Design work on Messerschmitt Project Number P. The basic mock-up was completed by May, and a more detailed design mock-up was ready by January V1 made its maiden flight at the end of May at the airfield located in the southernmost Augsburg neighborhood of Haunstettenpiloted by Hans-Dietrich "Bubi" Knoetzsch. After four months of flight testing, the aircraft was delivered in September to the Luftwaffe's central test centre at the Erprobungsstelle Rechlin to take part in the design competition.
The growing influence of radar and the efforts of British air defences are also examined, as are real-life engagements - from both German and British perspectives. With a wealth of first-hand accounts from the veterans who strapped themselves into these legendary machines as well as illustrations and cockpit-view artwork, this book puts the reader in the midst of a dogfight, providing a unique insight into one of the greatest duels of history in the world's first major aerial battle.
Biographical Note. Tony Holmes has worked as Osprey's aerospace editor since He established the critically acclaimed and hugely popular Aircraft of the Aces series in Tony has written more than 20 books for Osprey in the past 17 years. He has had a lifelong fascination with the Battle of Britain and is in contact with the surviving veterans of this critical conflict.
He attended Paier School of Art in Hamden, Connecticut, fromand since he graduated with honours, he has been working professionally in the field of Fine Art and Illustration. He has been commissioned to paint for the US Air Force and has aviation paintings on permanent display at the Pentagon. Mark Postlethwaite is a leading aviation artist and currently does all the cover artwork for the Aircraft of the Aces and Combat Aircraft series for Osprey Publishing and is based in Leicester, UK.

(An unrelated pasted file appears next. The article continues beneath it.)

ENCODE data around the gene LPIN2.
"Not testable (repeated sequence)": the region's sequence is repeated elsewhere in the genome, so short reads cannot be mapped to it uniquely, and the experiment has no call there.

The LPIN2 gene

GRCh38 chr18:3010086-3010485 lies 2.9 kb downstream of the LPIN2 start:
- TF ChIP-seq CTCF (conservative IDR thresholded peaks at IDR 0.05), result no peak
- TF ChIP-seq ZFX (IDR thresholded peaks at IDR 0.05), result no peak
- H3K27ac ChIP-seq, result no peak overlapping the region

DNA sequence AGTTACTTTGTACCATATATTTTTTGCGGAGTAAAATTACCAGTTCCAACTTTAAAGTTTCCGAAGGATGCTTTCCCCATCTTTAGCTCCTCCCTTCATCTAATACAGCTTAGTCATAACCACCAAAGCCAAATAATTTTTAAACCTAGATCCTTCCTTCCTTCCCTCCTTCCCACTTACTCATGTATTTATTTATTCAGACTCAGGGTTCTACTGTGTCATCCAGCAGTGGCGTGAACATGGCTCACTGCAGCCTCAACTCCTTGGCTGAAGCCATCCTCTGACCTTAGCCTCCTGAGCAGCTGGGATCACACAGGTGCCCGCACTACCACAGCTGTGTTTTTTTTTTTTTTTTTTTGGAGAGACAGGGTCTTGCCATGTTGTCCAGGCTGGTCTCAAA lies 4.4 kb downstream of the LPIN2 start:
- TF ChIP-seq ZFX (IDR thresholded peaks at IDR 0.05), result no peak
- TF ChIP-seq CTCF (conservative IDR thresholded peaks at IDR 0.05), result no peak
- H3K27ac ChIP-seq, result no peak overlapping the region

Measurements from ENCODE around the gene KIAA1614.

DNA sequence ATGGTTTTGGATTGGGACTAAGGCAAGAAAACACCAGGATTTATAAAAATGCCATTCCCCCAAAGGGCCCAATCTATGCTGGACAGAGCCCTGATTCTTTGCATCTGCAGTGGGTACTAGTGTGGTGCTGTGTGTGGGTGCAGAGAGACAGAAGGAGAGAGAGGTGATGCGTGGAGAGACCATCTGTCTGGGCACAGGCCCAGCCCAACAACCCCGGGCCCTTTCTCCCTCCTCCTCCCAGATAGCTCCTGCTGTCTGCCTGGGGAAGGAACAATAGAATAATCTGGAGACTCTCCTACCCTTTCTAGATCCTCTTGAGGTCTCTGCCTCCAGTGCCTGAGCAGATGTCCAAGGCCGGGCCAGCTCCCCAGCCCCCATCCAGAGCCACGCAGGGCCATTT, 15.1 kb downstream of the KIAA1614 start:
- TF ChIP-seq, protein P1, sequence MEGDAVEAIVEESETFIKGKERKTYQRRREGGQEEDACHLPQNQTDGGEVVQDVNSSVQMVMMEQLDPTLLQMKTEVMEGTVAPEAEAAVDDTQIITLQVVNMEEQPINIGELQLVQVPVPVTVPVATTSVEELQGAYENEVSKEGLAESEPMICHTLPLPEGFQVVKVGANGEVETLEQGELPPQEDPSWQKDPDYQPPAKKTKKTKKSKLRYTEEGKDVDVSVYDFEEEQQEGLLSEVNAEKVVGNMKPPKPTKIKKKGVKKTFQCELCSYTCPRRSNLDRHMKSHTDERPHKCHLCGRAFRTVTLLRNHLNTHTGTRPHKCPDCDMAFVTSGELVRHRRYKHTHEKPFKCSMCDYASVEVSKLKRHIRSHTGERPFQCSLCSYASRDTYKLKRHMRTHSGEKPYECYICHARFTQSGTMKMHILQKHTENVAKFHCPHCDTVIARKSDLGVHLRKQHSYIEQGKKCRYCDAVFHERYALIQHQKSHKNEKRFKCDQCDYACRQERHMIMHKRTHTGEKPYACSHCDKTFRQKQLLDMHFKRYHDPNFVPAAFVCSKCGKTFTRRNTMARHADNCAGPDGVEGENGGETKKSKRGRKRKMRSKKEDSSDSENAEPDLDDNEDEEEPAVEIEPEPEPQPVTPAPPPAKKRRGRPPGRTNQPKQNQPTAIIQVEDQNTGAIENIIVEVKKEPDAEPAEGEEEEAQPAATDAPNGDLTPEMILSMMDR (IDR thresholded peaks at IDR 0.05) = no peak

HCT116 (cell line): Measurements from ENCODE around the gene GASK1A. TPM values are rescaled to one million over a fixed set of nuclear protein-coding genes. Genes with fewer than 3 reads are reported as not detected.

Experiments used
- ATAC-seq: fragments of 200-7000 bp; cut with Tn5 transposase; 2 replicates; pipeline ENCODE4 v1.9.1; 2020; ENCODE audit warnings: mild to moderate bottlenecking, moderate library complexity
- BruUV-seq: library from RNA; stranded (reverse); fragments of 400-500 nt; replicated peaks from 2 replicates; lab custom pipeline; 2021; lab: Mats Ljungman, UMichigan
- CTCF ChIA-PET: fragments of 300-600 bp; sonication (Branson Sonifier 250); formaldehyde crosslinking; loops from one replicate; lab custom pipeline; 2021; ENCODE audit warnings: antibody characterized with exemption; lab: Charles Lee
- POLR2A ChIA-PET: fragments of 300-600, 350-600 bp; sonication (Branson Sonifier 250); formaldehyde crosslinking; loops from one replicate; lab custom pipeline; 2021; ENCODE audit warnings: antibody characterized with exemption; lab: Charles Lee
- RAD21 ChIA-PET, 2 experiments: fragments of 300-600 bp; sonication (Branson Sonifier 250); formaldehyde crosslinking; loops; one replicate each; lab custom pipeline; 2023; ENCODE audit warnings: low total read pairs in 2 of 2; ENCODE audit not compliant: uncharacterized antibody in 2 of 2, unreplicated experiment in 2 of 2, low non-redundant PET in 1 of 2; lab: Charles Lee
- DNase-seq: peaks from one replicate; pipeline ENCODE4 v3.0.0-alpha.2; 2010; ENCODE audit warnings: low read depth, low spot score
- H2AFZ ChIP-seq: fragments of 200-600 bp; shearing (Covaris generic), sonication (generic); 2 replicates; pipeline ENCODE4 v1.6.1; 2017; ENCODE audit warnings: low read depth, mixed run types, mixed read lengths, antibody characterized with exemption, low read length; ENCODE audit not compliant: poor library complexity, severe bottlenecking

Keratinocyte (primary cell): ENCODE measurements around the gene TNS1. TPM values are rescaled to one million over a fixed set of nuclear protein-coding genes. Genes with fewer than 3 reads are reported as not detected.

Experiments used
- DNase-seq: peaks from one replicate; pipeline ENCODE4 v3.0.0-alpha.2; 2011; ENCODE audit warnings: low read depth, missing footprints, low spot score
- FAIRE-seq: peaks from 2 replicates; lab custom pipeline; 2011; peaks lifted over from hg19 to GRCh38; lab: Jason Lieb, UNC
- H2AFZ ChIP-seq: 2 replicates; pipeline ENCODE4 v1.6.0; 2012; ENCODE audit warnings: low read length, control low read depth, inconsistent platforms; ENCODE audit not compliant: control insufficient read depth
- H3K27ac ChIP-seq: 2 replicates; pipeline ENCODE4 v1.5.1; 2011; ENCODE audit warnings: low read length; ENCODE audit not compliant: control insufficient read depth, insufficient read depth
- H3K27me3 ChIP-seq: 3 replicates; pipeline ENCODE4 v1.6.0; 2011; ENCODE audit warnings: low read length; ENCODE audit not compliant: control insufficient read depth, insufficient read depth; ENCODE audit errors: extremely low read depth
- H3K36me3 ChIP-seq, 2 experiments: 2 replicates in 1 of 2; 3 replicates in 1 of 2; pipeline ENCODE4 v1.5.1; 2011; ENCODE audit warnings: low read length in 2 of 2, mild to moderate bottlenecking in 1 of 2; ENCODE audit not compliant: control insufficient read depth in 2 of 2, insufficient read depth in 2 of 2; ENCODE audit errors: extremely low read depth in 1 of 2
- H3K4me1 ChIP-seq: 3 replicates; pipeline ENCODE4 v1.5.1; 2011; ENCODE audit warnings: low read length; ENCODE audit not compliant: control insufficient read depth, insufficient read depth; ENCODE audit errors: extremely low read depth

Google Books Search. Bundle Offer!Was either machine demonstrably better? The scope of the assessment has been limited to the period between andwhen these aircraft fought each other on roughly even terms. The Bfin its initial avatars, was generally regarded as marginally superior to contemporaneous variants of the Spitfire. At low to medium altitudes, where much of the air combat in the early war occurred, the Bf had the upper hand.
However, the Spitfire was superior at higher altitudes. The Bf employed several advanced technologies that gave it an edge. For instance, its DB engine was equipped with an automatic variable-speed supercharger that ensured better power delivery from the engine.
The Spitfire therefore had to roll over and dive, which cost precious seconds in combat. Yet another example would be automatic leading-edge slats that prevented the Bf from going into a stall at low speeds or in high-G turns. But the Bfowing to its higher climb rate, could sustain climbing turns that the Spitfire was unable to keep up with. This gave German pilots more freedom to engage and disengage from dogfights with British fighters.
Two quotes illustrate this advantage rather well:. Most of all, it instilled confidence in its pilot. Top 10 fighters of World War II here. They also featured improved high-altitude performance; their critical altitude was 1, feet higher than that of the Bf Es.
Combat ranges were comparable.Luftwaffe Gun Camera: B-17 Attacked
The Bf was the first to be forced into an offensive role: first as a fighter that would provide top cover to an advancing German Army, and later as an escort for Luftwaffe bombers attacking Britain. The lack of range proved to be a major constraint in the second instance. It is well known by now that a Bf taking off from Northern France had about 10 minutes of flying time over London, not nearly enough to battle it out with RAF Spitfires and Hurricanes.
When tasked with as bomber escorts, the need to fly at sub-optimal altitudes and speeds often increased fuel consumption to the point where the s were forced to return to France before the bombers had reached their objectives.
Spitfires tasked to carry out offensive fighter sweeps and raids over Northern France in faced the same issue. Armament-wise, neither aircraft ever had a clear advantage over the other. But it is still useful to study how the initial designs started off, and how the rapidly changing requirements of a modern air war forced changes to the weapon fit.